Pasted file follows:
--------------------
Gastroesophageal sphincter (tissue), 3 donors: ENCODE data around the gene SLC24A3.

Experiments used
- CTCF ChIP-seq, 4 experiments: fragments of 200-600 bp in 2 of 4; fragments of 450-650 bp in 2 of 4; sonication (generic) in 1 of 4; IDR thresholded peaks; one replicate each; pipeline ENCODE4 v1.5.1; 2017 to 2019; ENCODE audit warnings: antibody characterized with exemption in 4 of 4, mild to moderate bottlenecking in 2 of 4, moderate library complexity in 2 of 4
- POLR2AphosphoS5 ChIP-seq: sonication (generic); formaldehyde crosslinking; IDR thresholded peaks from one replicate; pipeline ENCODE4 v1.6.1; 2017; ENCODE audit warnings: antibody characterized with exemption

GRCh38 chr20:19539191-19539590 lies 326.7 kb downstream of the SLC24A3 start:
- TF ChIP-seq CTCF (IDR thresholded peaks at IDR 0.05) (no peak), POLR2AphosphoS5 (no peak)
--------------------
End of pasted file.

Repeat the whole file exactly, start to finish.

Gastroesophageal sphincter (tissue), 3 donors: ENCODE data around the gene SLC24A3.

Experiments used
- CTCF ChIP-seq, 4 experiments: fragments of 200-600 bp in 2 of 4; fragments of 450-650 bp in 2 of 4; sonication (generic) in 1 of 4; IDR thresholded peaks; one replicate each; pipeline ENCODE4 v1.5.1; 2017 to 2019; ENCODE audit warnings: antibody characterized with exemption in 4 of 4, mild to moderate bottlenecking in 2 of 4, moderate library complexity in 2 of 4
- POLR2AphosphoS5 ChIP-seq: sonication (generic); formaldehyde crosslinking; IDR thresholded peaks from one replicate; pipeline ENCODE4 v1.6.1; 2017; ENCODE audit warnings: antibody characterized with exemption

GRCh38 chr20:19539191-19539590 lies 326.7 kb downstream of the SLC24A3 start:
- TF ChIP-seq CTCF (IDR thresholded peaks at IDR 0.05) (no peak), POLR2AphosphoS5 (no peak)